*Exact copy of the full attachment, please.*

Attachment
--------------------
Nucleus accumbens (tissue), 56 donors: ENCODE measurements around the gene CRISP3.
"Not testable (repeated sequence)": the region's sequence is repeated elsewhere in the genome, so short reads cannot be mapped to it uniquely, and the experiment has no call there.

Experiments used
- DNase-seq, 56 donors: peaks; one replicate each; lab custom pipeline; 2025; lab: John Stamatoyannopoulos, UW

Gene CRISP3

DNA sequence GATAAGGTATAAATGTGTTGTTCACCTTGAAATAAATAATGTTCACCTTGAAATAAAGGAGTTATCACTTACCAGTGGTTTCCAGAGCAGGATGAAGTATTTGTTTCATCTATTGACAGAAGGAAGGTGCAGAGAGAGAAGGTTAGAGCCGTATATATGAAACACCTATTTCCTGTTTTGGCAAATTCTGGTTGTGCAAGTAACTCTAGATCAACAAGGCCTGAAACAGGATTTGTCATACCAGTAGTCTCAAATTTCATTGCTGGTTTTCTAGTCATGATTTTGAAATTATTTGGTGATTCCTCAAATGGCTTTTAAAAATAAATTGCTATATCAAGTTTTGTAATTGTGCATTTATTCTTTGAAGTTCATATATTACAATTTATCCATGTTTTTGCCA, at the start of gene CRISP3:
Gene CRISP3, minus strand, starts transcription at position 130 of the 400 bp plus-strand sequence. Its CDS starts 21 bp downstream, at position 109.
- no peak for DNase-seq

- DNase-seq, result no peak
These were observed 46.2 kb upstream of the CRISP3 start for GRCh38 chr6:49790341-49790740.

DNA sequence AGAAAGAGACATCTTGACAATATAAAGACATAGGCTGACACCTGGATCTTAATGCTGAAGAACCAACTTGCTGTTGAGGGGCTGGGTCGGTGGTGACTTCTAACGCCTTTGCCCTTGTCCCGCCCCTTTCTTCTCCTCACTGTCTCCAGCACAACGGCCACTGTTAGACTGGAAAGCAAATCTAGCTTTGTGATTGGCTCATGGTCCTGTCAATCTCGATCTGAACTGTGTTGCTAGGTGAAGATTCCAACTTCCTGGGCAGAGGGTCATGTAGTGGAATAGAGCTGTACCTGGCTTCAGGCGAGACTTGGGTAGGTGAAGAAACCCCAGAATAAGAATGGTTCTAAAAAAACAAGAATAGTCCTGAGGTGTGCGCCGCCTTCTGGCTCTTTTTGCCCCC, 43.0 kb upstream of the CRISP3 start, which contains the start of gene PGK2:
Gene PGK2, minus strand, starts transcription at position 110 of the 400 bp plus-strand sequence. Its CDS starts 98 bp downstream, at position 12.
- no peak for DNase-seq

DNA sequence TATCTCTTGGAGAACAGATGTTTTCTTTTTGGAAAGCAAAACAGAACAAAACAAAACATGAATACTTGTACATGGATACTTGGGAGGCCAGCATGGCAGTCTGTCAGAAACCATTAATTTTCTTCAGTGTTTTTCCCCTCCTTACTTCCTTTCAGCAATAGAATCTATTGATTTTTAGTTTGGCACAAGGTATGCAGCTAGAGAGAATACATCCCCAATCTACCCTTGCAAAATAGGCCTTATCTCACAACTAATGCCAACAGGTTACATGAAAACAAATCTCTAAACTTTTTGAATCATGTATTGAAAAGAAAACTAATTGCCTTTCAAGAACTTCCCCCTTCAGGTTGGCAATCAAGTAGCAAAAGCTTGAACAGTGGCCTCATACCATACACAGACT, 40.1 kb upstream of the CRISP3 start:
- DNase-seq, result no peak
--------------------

Nucleus accumbens (tissue), 56 donors: ENCODE measurements around the gene CRISP3.
"Not testable (repeated sequence)": the region's sequence is repeated elsewhere in the genome, so short reads cannot be mapped to it uniquely, and the experiment has no call there.

Experiments used
- DNase-seq, 56 donors: peaks; one replicate each; lab custom pipeline; 2025; lab: John Stamatoyannopoulos, UW

Gene CRISP3

DNA sequence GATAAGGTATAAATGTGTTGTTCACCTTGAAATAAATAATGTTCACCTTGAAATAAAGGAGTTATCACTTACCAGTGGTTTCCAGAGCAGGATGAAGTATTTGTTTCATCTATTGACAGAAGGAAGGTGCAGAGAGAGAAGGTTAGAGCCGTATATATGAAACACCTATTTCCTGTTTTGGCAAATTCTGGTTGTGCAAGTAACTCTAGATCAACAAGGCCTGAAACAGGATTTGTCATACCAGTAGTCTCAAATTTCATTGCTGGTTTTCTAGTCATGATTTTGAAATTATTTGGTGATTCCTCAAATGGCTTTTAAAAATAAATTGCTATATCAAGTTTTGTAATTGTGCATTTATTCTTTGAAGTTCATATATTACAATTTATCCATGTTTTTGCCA, at the start of gene CRISP3:
Gene CRISP3, minus strand, starts transcription at position 130 of the 400 bp plus-strand sequence. Its CDS starts 21 bp downstream, at position 109.
- no peak for DNase-seq

- DNase-seq, result no peak
These were observed 46.2 kb upstream of the CRISP3 start for GRCh38 chr6:49790341-49790740.

DNA sequence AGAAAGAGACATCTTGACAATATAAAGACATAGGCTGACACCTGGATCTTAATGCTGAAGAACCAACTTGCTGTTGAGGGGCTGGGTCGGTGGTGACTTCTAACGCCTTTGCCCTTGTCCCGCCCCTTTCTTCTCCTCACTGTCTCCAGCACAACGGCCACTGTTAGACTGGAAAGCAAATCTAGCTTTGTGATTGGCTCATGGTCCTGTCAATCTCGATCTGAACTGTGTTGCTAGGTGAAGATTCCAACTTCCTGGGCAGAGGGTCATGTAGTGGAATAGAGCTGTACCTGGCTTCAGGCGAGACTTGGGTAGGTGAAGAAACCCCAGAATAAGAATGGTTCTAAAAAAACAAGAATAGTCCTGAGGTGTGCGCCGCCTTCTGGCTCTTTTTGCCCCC, 43.0 kb upstream of the CRISP3 start, which contains the start of gene PGK2:
Gene PGK2, minus strand, starts transcription at position 110 of the 400 bp plus-strand sequence. Its CDS starts 98 bp downstream, at position 12.
- no peak for DNase-seq

DNA sequence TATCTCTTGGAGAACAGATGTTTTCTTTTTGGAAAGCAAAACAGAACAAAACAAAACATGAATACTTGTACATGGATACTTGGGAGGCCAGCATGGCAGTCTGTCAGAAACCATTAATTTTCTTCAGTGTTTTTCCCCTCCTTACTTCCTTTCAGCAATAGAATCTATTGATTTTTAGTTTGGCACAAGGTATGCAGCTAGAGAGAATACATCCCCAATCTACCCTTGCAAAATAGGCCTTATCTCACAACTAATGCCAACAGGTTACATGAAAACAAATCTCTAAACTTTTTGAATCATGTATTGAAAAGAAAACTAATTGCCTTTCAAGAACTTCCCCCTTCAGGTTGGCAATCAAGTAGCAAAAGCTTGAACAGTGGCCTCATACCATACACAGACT, 40.1 kb upstream of the CRISP3 start:
- DNase-seq, result no peak